Similar capabilities are available in TIA Portal for the PLC HMI screens. “Recently, I created subfolders for the different elements inside the HMI,” continues Broadwater. “Inside a die data option screen are three sub-screens. I made a simple folder and put all those screens inside, so when I need to make a change in one HMI screen, I don’t have to open a huge file tree of 50 or 60 HMI screens. I can drill down quickly into the file folder structure and get to the screen I want much faster.”
Debugging and I/O Benefits
One of the challenges Burr Oak engineers had been working on while designing the FP 400 was writing software with a core code that would be applicable for all Burr Oak machines so that they did not have to constantly write unique code.
“A core code is used to run the base machine,” says Lund, “but each customized unit has different in-feed and out-feed options. So we created function blocks to operate each type of mechanism with some commonality amongst them. This means that we can now mix and match the options with the core code and not have to constantly debug and reproof all the code as we customize the units.”
As a result of this advance Burr Oak made with the S7-1500 PLC, whenever one of their new machines is commissioned, the code has already been debugged. A technician needs only to install the programmed memory card, start up the controls, enable/disable the in-feed and out-feed options, and debug the machine itself.
“For years, the software engineer loaded the software on memory cards and passed the machine to a technician for start-up,” explains Broadwater. “The technician then set the options. Invariably, at this point an error would occur in the PLC program. Typically, the problem was a wiring or plumbing mistake, not an error in the software. Nonetheless, a software engineer would need to unplug from his desk, re-set-up on the shop floor, connect to the machine, and help find the error. Now, with the display screen and diagnostics capabilities of the S7-1500, the technician can use the interface to go into the PLC and see what errors are there. By referring to the machine schematics, he can determine what is wrong without involving the software engineer.”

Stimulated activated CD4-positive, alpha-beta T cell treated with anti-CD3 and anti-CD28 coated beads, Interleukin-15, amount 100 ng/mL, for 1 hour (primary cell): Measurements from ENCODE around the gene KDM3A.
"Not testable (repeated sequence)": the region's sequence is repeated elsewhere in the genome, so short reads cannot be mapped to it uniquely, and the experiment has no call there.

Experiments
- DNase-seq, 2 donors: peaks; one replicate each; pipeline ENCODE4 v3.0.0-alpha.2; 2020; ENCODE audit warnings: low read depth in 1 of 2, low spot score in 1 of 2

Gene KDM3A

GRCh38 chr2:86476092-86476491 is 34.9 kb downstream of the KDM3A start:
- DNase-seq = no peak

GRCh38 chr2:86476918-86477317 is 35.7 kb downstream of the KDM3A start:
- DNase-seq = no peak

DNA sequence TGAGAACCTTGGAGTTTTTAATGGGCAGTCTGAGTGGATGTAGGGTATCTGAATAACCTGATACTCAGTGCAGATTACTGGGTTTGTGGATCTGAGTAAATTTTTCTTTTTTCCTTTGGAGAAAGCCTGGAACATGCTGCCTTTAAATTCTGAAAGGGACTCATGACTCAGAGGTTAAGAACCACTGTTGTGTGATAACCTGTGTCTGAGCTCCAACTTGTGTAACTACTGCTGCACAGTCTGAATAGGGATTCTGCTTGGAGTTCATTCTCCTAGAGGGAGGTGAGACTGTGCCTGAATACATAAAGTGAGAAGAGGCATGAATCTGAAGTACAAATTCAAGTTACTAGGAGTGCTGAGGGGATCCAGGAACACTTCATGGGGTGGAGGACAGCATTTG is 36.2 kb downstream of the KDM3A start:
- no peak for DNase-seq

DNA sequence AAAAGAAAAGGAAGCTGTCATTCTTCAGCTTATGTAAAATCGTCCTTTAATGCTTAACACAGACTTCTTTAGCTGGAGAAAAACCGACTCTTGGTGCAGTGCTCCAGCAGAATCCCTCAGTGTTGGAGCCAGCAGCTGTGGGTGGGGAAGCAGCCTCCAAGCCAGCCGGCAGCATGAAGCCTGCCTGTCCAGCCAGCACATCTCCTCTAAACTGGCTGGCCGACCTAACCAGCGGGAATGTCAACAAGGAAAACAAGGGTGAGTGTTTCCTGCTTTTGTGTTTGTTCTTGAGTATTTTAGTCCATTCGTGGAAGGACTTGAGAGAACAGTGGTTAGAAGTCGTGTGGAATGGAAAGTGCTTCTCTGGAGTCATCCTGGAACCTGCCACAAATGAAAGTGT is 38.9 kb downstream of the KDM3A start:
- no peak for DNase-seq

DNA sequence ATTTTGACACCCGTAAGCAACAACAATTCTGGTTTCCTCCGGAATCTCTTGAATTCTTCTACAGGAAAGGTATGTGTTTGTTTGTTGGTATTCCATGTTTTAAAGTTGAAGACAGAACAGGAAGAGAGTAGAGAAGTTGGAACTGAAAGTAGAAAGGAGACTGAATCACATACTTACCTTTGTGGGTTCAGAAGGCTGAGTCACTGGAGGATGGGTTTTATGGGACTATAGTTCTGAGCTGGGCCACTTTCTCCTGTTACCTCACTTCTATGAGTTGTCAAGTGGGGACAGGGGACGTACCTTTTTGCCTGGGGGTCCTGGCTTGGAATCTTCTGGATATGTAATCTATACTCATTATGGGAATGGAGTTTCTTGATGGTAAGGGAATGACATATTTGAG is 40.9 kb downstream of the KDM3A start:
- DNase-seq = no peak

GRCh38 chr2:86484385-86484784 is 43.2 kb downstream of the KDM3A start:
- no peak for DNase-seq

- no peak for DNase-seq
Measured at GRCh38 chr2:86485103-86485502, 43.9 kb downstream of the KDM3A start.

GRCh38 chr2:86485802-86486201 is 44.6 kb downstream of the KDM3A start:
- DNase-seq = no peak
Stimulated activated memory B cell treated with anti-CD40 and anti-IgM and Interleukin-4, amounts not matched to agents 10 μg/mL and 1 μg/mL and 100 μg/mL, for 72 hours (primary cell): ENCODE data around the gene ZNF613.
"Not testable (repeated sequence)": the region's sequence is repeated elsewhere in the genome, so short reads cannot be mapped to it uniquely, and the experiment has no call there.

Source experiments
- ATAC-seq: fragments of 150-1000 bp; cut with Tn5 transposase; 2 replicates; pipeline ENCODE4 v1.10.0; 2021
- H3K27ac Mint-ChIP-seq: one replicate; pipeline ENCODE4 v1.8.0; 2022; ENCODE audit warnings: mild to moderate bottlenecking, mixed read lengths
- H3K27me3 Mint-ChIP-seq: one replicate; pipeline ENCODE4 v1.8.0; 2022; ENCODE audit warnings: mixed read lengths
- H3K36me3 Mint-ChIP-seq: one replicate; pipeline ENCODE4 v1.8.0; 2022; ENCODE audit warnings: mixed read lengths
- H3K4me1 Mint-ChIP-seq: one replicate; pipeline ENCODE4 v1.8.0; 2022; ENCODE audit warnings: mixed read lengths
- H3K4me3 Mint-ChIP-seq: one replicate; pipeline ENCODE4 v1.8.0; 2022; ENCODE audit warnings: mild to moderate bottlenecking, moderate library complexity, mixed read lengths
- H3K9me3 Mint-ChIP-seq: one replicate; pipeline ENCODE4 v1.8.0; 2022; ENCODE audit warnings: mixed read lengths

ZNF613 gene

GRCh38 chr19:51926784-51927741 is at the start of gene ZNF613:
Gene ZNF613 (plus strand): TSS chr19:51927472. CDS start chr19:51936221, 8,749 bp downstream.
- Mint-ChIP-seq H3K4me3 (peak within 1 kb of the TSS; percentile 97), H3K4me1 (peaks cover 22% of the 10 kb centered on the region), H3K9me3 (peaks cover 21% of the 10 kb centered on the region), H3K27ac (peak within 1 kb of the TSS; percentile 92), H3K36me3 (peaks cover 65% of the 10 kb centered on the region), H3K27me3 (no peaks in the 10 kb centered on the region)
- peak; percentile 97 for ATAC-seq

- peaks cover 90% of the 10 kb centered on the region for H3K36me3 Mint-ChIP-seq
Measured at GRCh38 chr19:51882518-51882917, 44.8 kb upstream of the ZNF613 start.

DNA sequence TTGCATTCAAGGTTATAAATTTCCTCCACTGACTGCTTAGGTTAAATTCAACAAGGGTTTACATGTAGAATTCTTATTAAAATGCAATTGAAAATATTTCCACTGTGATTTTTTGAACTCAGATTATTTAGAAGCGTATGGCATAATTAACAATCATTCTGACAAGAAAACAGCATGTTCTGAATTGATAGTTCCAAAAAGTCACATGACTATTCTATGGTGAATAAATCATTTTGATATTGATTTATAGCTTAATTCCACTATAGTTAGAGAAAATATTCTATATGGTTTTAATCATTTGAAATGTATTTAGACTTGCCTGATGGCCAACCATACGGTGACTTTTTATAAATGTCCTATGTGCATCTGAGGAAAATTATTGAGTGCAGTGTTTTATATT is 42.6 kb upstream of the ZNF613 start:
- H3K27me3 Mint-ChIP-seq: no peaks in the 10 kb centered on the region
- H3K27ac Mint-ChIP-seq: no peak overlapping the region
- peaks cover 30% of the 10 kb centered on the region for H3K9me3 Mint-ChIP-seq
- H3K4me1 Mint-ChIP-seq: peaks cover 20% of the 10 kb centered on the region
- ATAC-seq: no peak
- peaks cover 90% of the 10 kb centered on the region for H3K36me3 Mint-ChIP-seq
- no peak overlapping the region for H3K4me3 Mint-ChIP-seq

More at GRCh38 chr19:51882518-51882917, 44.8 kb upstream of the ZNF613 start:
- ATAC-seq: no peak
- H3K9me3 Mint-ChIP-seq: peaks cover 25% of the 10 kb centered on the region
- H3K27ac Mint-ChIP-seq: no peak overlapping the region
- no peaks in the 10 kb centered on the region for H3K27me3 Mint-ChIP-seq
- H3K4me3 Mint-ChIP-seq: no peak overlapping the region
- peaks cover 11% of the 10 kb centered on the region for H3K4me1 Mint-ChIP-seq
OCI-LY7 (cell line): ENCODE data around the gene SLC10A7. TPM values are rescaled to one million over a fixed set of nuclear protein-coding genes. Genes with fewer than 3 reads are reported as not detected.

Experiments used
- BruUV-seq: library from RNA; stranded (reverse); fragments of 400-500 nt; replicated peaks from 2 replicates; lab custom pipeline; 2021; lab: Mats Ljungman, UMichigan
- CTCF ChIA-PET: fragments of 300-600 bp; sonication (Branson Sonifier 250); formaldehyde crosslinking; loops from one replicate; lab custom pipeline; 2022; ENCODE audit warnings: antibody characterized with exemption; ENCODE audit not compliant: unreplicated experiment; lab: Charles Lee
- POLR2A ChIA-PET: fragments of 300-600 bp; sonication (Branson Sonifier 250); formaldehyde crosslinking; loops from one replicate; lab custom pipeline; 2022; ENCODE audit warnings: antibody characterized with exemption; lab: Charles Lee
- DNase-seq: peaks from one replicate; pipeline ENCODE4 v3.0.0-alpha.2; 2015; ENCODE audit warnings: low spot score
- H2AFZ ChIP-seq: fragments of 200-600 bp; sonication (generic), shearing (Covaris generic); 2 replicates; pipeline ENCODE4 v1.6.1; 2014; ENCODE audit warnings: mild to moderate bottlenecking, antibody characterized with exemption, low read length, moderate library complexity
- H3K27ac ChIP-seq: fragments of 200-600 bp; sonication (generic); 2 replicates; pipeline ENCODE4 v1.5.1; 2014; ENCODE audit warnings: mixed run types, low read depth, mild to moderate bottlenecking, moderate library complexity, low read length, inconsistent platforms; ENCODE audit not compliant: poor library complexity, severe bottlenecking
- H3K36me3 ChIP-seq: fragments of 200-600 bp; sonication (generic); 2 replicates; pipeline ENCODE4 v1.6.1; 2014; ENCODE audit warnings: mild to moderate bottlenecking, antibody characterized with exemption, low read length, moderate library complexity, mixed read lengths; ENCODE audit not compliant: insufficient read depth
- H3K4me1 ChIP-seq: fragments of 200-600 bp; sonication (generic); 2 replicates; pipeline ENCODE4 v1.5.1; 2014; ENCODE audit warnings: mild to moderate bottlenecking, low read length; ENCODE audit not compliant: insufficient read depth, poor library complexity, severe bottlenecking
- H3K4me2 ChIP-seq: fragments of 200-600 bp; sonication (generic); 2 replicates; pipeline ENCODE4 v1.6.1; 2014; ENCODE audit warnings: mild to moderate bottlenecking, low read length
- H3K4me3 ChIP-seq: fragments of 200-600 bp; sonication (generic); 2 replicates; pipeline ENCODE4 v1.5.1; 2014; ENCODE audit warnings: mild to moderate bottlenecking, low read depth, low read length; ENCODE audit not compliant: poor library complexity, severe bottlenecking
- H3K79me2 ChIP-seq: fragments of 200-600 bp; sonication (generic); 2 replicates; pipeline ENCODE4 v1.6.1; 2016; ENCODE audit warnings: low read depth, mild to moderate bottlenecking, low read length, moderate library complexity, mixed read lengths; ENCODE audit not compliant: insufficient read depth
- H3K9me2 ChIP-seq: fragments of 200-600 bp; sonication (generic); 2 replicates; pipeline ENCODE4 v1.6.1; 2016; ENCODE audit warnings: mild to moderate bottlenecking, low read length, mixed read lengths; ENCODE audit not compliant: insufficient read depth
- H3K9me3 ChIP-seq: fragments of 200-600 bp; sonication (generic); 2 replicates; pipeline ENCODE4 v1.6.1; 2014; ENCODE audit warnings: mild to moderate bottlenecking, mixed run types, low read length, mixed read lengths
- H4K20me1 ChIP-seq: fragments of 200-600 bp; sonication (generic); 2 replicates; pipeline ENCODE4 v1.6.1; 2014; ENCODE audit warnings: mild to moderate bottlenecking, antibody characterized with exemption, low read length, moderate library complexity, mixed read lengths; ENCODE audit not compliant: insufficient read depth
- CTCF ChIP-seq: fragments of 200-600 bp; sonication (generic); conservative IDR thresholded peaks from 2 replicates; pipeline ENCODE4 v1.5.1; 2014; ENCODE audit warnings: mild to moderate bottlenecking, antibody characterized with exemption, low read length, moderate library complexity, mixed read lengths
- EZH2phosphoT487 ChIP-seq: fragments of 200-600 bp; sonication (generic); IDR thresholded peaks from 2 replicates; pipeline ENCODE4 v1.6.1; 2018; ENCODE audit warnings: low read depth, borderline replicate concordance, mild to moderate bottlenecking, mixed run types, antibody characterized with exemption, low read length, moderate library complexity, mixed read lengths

With complete diagnostic information available and no PC needed to access it, Burr Oak technicians now can solve most problems and complete the commissioning themselves.
The S7-1500 use of a standard terminal module across all I/O modules has also proved to be an inventory advantage for Burr Oak. “Our stockroom no longer needs to have one terminal module for the encoder card and another for the 32-point output card and yet another for the 16-point input card,” says Broadwater. “The same module works for all applications. It is a standardized piece.”
Broadwater also noted his appreciation for the simple wiring procedures of the I/O modules. Because the I/O wiring is located on the front of the unit, a technician can pull the terminal module out of the I/O position so it is not physically connected to the PLC. “The terminals are exposed and visible,” says Broadwater, “so it is easy for the electrician to wire, yet everything remains properly positioned so that the length of wire is correct when the job is complete. A spring-loaded latch pops the terminal out, brings it to a resting position and then brings it back and locks it in. It is efficient and creates a nice looking panel.”
Lund and Broadwater estimate that use of the S7-1500 and TIA Portal have reduced engineering time by some 30 percent, largely by eliminating the need for software engineers to debug errors. “Those hours are saved because the technicians can debug the units themselves now,” adds Broadwater.
As for the FP 400’s suitability in helping Burr Oak expand its market in Asia, Lund says that at a recent sales summit, one of the company’s reps was so happy with the machine’s design and layout that he said it appeared we had made the machine specifically for his customer base in India.
See a video below from Siemens related to this implementation at Burr Oak Tool.